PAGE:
My Form 3 and 4 students will also be reading Knox's The Mass in Slow Motion, which was a big favorite of my older kids at this age! (Note: I have a different version than the one linked. Mine is a poorly-done reprint with lots of typos; I'm hoping this one is perhaps better?) I also have O'Sullivan's All about the Angels on the shelf for my Form 3 student since he hasn't read it yet.

We will be also reading from Children's Retreats by Reverend Halpin, which unfortunately seems to be out of print. I plan for my Form 1 and 2 students to read the Confession and Communion chapters and my Form 3 and 4 students the Confirmation chapters, but I may end up reading it aloud over breakfast with everyone.

Spiritual Reading and Liturgical Year (read as a family over meals)

This year, we will continue A Character Calendarwhich has been a favorite with my younger students. I will also be reading from Mother Loyola's "With the Church" series, which has been my personal reading for the past year. I am excited to share some of my favorite parts with the children.

I also plan to read from Mother Loyola's Trust, a new-to-us title. We have loved everything Mother Loyola wrote and I'm hoping this book will be another winner!



This year, I will have two seniors (Form 5) and one freshman (Form 4). My seniors have read so much and are also so much older, so there are some things I will be assigning all my high schoolers together and others that make more sense for me to assign separately. You will see notes to that end below.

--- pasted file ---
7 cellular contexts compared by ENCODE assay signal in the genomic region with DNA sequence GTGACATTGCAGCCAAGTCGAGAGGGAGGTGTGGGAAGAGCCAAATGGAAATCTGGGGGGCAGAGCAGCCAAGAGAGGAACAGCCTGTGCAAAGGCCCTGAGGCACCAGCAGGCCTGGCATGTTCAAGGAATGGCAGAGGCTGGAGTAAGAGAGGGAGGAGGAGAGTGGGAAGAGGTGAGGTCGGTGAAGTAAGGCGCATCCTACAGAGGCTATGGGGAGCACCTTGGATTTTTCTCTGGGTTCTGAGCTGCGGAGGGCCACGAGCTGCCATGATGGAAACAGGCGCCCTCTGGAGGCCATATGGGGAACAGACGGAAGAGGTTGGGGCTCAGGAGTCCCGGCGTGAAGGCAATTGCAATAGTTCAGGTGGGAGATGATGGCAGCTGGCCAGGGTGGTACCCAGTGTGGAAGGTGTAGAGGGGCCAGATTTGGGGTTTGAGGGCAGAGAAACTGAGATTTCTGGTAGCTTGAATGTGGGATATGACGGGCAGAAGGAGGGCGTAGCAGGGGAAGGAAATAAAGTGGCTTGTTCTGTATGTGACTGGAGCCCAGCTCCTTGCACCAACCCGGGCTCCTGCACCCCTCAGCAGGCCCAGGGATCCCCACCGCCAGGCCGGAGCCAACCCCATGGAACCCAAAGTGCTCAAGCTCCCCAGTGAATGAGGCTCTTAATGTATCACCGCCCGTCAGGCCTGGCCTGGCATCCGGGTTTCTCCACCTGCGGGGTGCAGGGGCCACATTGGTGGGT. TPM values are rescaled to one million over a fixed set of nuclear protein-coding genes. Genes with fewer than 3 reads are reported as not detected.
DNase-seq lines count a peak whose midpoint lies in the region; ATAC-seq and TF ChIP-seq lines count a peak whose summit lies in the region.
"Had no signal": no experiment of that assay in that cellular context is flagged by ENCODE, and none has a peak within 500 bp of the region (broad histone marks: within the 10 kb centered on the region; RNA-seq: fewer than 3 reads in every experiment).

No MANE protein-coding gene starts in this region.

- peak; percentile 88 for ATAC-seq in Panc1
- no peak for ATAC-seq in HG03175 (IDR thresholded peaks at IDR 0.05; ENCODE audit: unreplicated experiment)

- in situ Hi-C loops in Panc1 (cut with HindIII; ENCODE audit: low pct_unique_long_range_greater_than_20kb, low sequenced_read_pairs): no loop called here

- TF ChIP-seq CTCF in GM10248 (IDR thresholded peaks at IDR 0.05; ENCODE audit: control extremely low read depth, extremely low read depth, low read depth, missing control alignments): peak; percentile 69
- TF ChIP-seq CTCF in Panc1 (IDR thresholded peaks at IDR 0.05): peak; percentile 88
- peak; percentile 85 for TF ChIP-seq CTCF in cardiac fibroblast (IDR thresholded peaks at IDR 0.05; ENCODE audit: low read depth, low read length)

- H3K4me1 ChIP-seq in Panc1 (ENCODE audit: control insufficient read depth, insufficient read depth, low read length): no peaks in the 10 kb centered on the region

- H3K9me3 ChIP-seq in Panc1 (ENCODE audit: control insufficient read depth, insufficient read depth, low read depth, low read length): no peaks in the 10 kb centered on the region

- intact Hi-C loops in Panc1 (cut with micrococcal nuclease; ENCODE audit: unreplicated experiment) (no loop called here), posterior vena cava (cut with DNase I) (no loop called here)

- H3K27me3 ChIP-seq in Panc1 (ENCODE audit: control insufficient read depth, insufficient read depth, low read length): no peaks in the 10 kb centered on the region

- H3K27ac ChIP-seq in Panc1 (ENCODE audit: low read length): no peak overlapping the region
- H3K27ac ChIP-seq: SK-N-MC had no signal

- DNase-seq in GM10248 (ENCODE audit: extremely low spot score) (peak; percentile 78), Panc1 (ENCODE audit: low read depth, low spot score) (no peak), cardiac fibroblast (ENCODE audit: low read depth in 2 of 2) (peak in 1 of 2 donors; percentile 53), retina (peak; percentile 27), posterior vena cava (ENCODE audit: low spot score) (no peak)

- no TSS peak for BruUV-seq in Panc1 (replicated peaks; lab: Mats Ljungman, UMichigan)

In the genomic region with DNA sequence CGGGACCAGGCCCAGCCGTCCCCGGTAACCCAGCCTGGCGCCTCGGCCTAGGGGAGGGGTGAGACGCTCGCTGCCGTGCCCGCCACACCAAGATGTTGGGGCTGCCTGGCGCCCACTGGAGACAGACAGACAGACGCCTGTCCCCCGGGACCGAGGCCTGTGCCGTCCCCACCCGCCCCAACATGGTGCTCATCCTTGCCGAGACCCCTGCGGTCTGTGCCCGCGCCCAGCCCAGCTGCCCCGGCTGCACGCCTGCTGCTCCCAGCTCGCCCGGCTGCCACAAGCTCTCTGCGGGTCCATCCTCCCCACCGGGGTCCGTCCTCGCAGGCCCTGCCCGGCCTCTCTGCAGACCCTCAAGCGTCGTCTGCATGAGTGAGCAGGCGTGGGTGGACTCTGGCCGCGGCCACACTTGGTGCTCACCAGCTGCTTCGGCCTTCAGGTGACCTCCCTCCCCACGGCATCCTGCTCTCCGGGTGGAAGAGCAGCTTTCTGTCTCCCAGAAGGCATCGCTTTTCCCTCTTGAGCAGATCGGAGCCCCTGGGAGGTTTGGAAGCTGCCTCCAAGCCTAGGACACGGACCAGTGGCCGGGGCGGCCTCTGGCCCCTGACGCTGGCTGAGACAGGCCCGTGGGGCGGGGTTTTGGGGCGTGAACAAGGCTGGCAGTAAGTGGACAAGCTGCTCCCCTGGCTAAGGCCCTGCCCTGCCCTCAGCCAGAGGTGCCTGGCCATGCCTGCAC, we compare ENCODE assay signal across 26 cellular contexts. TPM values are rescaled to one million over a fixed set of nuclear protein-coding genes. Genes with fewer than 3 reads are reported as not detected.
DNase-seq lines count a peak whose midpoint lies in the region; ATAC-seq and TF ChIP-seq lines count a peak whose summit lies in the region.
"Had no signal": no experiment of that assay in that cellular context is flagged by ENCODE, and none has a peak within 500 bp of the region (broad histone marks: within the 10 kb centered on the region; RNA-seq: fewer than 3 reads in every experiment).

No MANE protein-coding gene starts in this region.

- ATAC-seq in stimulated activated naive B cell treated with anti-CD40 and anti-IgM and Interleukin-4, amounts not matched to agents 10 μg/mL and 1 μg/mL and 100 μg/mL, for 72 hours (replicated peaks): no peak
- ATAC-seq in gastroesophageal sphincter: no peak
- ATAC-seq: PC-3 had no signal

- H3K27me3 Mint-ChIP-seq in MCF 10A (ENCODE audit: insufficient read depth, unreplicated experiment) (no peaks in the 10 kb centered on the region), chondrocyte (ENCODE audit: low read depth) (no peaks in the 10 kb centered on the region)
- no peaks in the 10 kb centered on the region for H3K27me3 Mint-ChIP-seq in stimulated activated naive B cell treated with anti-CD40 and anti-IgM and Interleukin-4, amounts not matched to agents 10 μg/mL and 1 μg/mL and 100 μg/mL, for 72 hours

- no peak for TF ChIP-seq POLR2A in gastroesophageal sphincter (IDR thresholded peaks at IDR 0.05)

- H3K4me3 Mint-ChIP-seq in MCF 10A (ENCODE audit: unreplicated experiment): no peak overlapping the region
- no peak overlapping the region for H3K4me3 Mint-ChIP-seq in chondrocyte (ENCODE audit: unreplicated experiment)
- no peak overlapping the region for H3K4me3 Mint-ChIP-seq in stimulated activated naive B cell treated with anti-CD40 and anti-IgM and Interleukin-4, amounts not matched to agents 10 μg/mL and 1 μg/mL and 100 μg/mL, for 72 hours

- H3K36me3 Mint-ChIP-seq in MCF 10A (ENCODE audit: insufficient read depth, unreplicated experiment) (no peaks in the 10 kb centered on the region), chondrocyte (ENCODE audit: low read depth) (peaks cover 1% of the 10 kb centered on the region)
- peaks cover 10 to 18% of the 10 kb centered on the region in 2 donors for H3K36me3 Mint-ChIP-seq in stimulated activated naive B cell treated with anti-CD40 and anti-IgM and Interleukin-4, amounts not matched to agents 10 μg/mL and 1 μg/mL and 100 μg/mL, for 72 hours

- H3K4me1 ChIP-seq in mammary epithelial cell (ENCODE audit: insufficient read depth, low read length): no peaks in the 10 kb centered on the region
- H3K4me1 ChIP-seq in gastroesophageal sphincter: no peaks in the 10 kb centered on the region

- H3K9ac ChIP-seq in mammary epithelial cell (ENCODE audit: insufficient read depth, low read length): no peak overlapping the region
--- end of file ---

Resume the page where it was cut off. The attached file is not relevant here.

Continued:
As always, please preview the books listed below before handing to your high schoolers.

History Texts

In addition to the CMEC's high school history texts, I add a weekly Catholic history block to my high schoolers' timetable.

The main text for all my high schoolers this year will be Laux's Church History. Even in this one-volume history text, the Middle Ages makes up a large chunk of it (pp. 192-409, or about eight pages weekly). But it is more condensed than the volume and a half of Carroll's series that covers this time period, and I think my seniors will like Laux's style more than Carroll's. (My Form 4 student will focus just on the medieval era in her Catholic history reading, so this will be her only assigned text.)

My Form 5 students can handle a bit more reading and will benefit from a broader view in this their senior year, so they will add the following:
  • One chapter per term from Belloc's Europe and the Faith
  • A bit of reading on the history of the modern era in the Church at the end of Term 3 (not sure yet, but currently planning to assign about thirty pages from Vidmar's The Catholic Church Through the Ages -- not a big fan of his take on it, but I already have it on the shelf and it will make for good conversation with my students)
  • On the free read shelf because they love Belloc: the rest of Europe and the FaithThe Great Heresies (will tie together their history from the past four years), and The Crusades